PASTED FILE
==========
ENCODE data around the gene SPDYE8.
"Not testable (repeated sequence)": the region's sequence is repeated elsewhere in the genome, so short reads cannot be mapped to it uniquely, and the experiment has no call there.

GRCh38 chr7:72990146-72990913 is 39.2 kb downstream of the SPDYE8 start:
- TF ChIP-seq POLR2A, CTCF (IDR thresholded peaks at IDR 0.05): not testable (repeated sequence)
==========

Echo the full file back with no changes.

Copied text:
ENCODE data around the gene SPDYE8.
"Not testable (repeated sequence)": the region's sequence is repeated elsewhere in the genome, so short reads cannot be mapped to it uniquely, and the experiment has no call there.

GRCh38 chr7:72990146-72990913 is 39.2 kb downstream of the SPDYE8 start:
- TF ChIP-seq POLR2A, CTCF (IDR thresholded peaks at IDR 0.05): not testable (repeated sequence)